Whose avant-garde to follow? The Joy of Life or The Young Ladies of Avignon?


Picasso – Transfigurations, 1895-1972. Photo taken at the 2016 MNG exhibition, MTI/ Szigetváry Zsolt

As a language of communication, art has to conform to the norms of communication in order to convey most efficiently the message it seeks to deliver. It is for this reason that a recurring critique against art is that the artist has not mastered the skill of proper communication.


Much incomprehension in modern art stems from the accusation that the artist cannot paint or draw, implying that he cannot use the language of art properly, hence he is a swindler, trying to deceive the audience without merit. As negative propaganda can also generate interest, sheer provocation or scandal can create undeserved fame, damaging the livelihood of artists and the credibility of “true” art.


This was precisely the accusation made against Matisse’ The joy of life. Painted in 1906, Matisse could exhibit his picture only because he was member of the selection committee of the Salon des Indépendants (Society of Independent Artists), and his work was therefore exempt from having to receive the jury’s permission.


Leo Steinberg[1] quotes the objections Paul Signac, then vice-president of the Salon, and head of the jury made to a friend:


“Matisse seems to have gone to the dogs. Upon a canvas of two and a half meters, he has surrounded some strange characters with a line as thick as your thumb. Then he has covered the whole thing with a flat, well-defined tint which, however pure, seems disgusting. It evokes the multicolored shop fronts of the merchants of paint, varnishes and household goods.”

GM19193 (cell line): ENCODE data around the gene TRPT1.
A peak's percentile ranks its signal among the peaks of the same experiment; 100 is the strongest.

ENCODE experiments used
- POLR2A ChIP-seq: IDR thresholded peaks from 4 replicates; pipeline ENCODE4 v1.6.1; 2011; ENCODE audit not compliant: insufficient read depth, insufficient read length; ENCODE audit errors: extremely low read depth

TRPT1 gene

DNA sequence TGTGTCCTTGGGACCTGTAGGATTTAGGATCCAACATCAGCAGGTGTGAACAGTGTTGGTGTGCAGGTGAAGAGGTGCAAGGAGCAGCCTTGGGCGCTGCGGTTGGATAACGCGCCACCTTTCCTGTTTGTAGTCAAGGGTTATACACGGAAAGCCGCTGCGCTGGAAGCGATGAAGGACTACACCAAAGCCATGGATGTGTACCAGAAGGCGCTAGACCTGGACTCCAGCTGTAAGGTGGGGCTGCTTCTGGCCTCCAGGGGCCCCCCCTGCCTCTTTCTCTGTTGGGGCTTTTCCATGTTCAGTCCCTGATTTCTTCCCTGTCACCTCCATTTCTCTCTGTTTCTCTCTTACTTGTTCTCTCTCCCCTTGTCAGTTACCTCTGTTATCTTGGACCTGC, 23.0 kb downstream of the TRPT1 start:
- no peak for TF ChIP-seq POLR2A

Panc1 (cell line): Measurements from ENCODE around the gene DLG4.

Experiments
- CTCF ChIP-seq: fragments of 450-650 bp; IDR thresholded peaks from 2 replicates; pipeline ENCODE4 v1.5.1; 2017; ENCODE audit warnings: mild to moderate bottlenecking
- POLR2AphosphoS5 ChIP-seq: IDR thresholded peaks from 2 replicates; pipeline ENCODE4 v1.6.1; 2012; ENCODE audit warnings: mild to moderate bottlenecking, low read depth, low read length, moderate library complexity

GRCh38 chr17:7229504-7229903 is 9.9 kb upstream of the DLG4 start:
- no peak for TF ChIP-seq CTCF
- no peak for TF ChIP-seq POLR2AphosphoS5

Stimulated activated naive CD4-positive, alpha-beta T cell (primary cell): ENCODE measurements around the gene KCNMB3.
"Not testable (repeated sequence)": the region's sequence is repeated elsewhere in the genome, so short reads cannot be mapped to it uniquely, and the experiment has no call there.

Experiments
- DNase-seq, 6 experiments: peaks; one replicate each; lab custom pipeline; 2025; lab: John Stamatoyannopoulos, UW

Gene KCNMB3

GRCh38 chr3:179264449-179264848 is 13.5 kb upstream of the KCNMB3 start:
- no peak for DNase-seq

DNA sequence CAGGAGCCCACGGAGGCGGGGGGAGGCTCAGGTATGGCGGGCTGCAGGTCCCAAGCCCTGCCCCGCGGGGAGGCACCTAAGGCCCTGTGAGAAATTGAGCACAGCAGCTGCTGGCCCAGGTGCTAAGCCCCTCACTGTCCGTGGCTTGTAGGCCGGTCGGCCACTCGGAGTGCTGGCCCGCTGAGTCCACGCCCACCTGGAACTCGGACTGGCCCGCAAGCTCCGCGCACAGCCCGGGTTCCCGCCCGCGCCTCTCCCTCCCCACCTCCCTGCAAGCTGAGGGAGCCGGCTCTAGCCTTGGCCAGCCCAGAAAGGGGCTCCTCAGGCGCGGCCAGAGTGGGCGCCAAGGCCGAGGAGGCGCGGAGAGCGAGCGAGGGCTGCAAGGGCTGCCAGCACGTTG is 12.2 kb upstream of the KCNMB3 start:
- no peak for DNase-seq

Hardly a year later, Matisse himself became outraged at Picasso’s 1907 painting entitled Les Demoiselles d’Avignon which he considered “an attempt to ridicule the whole modern movement.”


The stakes of the rivalry between the two artists was competition for leadership and the new norms to be followed in art. Matisse is identified with initiating the fauvist movement, while The Young Ladies of Avignon, originally titled The Brothel of Avignon is among the first masterpieces of cubism. Both works transcend perspective, but Picasso’s experiment, itself inspired by Paul Cézanne’s earlier, analytical experimentation, created endless room for further exploration in that respect.


The two rivals, later friends would revere each other in curiosity and awe stemming partly from the diverging paths their art took them over the years.



A 100-piece collection of Picasso’s works was exhibited at the Hungarian National Gallery in 2016 with the help of the Musée National Picasso-Paris.

[1] “Contemporary Art and the Plight of its Public” Harper’s Magazine, March 1962. Reprinted in Other Criteria: Confrontations with Twentieth-Century Art, New York: Oxford University Press, 1972, pp 3-4.


#mng #HungarianNationalGallery #Matisse #TheJoyofLife #Picasso #LesDemoisellesdAvignon #TheYoungLadiesofAvignon #TheBrothelofAvignon #avantgarde #fauvism #cubism

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